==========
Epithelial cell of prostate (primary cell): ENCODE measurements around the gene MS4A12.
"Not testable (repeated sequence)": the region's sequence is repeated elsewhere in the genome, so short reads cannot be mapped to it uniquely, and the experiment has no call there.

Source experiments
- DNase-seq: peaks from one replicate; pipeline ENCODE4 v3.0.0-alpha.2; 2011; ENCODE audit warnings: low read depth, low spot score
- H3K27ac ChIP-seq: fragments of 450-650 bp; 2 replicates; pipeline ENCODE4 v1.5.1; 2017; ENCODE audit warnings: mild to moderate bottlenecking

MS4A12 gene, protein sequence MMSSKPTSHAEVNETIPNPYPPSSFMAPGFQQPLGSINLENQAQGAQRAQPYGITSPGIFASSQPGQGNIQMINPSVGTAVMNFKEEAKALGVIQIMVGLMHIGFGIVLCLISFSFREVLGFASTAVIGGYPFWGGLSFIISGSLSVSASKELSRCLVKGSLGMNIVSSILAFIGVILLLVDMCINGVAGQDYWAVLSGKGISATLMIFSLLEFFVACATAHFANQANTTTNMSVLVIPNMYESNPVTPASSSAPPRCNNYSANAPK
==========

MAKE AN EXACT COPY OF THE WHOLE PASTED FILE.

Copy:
Epithelial cell of prostate (primary cell): ENCODE measurements around the gene MS4A12.
"Not testable (repeated sequence)": the region's sequence is repeated elsewhere in the genome, so short reads cannot be mapped to it uniquely, and the experiment has no call there.

Source experiments
- DNase-seq: peaks from one replicate; pipeline ENCODE4 v3.0.0-alpha.2; 2011; ENCODE audit warnings: low read depth, low spot score
- H3K27ac ChIP-seq: fragments of 450-650 bp; 2 replicates; pipeline ENCODE4 v1.5.1; 2017; ENCODE audit warnings: mild to moderate bottlenecking

MS4A12 gene, protein sequence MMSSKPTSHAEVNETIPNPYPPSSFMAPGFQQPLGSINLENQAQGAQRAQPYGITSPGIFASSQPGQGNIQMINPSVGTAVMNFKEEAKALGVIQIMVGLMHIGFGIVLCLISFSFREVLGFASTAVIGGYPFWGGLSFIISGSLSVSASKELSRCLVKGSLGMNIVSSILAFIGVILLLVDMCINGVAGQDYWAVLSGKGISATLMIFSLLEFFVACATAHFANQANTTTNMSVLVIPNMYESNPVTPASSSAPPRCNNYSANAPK